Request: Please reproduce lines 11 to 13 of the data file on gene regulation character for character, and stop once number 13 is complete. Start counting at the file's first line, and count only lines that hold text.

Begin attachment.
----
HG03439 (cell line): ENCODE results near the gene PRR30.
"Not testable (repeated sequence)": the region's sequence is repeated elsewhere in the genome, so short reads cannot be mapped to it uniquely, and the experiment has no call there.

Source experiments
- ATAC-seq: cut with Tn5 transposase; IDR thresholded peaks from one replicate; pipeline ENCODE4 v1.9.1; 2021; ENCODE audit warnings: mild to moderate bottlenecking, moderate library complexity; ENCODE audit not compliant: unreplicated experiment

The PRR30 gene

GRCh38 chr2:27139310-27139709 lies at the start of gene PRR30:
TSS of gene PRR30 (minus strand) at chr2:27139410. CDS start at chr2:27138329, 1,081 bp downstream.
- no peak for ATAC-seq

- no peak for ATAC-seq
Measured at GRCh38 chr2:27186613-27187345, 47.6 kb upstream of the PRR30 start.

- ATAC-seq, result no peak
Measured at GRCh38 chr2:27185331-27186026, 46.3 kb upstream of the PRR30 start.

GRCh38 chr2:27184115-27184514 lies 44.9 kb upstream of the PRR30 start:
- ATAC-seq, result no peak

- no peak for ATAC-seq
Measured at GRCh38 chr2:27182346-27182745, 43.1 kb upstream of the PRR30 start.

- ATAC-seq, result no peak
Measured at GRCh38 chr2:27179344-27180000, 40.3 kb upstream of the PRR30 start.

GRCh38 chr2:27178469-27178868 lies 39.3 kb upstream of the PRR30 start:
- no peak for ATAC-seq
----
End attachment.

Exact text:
- ATAC-seq, result no peak
Measured at GRCh38 chr2:27185331-27186026, 46.3 kb upstream of the PRR30 start.

GRCh38 chr2:27184115-27184514 lies 44.9 kb upstream of the PRR30 start: